AT&T plans to give towers and fiber competition with plastic antennas using the power grid

In Featured News, New Product News by Wireless Estimator


Multiple mmWave rado’s Wi-Fi access points

Towers and fiber may have a serious competitor if AT&T’s Project AirGig is successful in spreading internet service wirelessly through the country’s power grid, with the company believing, “where there are power lines, there can be broadband”.

AT&T said its transformative technology from AT&T labs allows for affordable antenna units  to be able to redistribute wireless and wireless signals around or near – directly through medium-voltage power lines.

The carrier said that their initial and ongoing testing at AT&T outdoor facilities has been positive and they expect to kick off their first field trials in 2017.


Experimental guided mode technology

According to AT&T, there is  no direct electrical connection to the power line required and it has the potential of multi-gigabit speeds in urban, rural and underserved parts of the world. The carrier said that the technology would eliminate the need to build a number of new towers or bury new cables.

“Project AirGig has tremendous potential to transform internet access globally – well beyond our current broadband footprint and not just in the United States,” said John Donovan, chief strategy officer and group president, Technology and Operations, AT&T. “The results we’ve seen from our outdoor labs testing have been encouraging, especially as you think about where we’re heading in a 5G world. To that end, we’re looking at the right global location to trial this new technology next year.”

In a statement, AT&T said, “This technology will be easier to deploy than fiber, can run over license-free spectrum and can deliver ultra-fast wireless connectivity to any home or handheld wireless device.”


Experimental airwave plastic mode model

AT&T has more than 100 patents or patent applications supporting this new technology and other access technologies.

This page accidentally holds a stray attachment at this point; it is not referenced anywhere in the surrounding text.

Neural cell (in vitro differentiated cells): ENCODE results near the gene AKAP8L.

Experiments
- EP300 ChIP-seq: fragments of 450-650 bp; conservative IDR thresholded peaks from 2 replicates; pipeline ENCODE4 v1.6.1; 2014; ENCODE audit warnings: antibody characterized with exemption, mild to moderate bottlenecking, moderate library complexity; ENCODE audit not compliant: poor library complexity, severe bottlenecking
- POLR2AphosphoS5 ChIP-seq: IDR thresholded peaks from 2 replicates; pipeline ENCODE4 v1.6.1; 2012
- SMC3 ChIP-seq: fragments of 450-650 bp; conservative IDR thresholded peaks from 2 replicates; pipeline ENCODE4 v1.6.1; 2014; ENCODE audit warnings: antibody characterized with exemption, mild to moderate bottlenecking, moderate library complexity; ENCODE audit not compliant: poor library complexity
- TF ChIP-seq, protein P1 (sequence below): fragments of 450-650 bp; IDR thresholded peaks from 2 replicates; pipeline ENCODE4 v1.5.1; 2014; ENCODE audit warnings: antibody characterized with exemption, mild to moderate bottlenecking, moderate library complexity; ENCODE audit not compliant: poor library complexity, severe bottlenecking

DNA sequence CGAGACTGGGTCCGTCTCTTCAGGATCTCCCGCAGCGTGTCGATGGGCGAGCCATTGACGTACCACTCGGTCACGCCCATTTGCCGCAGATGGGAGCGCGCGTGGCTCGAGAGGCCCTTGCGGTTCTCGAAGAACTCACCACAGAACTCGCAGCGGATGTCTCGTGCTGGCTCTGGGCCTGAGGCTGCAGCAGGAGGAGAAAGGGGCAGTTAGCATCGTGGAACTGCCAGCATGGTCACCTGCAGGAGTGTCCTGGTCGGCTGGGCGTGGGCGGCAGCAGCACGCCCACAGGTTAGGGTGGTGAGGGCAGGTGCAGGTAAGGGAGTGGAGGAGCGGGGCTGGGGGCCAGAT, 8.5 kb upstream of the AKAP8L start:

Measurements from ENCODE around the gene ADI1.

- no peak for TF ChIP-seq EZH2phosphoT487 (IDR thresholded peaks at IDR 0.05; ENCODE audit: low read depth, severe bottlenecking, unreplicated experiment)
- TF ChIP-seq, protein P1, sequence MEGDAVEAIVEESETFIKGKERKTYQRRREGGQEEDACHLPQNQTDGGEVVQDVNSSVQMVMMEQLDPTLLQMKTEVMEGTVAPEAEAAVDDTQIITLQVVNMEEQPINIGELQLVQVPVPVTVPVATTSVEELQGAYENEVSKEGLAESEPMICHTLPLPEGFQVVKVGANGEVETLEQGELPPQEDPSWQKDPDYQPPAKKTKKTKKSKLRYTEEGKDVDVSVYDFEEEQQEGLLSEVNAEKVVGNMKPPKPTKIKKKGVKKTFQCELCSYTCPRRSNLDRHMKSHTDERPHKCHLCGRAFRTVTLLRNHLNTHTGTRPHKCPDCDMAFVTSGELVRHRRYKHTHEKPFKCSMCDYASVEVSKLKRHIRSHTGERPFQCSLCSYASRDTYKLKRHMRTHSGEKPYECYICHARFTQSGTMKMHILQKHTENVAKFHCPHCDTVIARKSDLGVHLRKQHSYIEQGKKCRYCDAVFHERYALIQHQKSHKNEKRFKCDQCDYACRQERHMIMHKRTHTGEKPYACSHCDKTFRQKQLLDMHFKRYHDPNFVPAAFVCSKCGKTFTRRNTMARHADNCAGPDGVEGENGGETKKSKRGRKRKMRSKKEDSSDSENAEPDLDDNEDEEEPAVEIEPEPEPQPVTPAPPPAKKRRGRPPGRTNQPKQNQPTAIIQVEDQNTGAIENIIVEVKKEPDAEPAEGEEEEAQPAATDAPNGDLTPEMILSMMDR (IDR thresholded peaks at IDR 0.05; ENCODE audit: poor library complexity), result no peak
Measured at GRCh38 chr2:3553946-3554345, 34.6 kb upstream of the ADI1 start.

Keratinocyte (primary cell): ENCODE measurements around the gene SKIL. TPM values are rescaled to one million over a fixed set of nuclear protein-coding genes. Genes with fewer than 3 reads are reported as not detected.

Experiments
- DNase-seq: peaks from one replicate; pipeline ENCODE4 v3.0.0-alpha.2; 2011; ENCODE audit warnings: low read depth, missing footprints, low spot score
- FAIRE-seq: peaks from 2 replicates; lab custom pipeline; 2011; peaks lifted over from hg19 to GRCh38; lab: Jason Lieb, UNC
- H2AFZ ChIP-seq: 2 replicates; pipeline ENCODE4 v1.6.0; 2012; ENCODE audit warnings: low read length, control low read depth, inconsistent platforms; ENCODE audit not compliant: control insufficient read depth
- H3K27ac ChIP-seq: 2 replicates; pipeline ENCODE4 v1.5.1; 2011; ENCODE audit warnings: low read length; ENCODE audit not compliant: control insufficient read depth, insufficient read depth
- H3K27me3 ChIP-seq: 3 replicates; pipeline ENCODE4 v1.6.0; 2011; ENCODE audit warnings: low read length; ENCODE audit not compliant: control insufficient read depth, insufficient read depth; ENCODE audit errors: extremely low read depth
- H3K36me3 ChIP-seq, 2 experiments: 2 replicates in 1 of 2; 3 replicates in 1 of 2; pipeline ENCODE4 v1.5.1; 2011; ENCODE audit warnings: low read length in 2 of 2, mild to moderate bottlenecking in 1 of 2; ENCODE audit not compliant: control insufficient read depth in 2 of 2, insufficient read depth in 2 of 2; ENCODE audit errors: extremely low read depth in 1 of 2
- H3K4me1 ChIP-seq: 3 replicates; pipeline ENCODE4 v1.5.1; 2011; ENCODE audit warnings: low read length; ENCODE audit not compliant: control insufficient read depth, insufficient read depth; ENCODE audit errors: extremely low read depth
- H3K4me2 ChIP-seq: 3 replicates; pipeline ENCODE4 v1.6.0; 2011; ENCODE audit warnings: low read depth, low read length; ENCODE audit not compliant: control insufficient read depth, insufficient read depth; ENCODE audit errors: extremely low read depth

“Project AirGig delivers this last-mile access without any new fiber-to-the-home and it is flexible enough to be configured with small cells or distributed antenna systems,” AT&T said.

As part of Project AirGig, AT&T Labs invented low-cost plastic antennas and devices located along the power line to regenerate millimeter wave (mmWave) signals that can be used for 4G LTE and 5G multi-gigabit mobile and fixed deployments. They said the devices can mean low hardware and deployment costs while maintaining the highest signal quality.

Project AirGig can also be a benefit to utility companies, enabling them to expand a variety of smart-grid applications. It could also allow for early detection of line integrity issues, such as encroaching tree branches. AT&T envisions power companies using it to pinpoint specific locations, down to the line segment, where proactive maintenance could prevent problems. It could also support utility companies’ meter, appliance and usage control systems.

“We believe Project AirGig has the potential to quickly bring connectivity to all parts of the world. Our researchers are addressing the challenges that hampered similar approaches a decade ago, such as megabit per second speeds and high deployment costs,” said Donovan. “Project AirGig is still very much in the experimentation phase. That said, I’m excited about what AT&T Labs’ engineers have developed to date. Our overall access approach, in conjunction with our software-defined network architecture, is unmatched in its ability to usher in connected experiences like augmented reality, virtual reality, self-driving cars, telemedicine and 4K mobile video. Big urban city. Small rural town. Around the world.”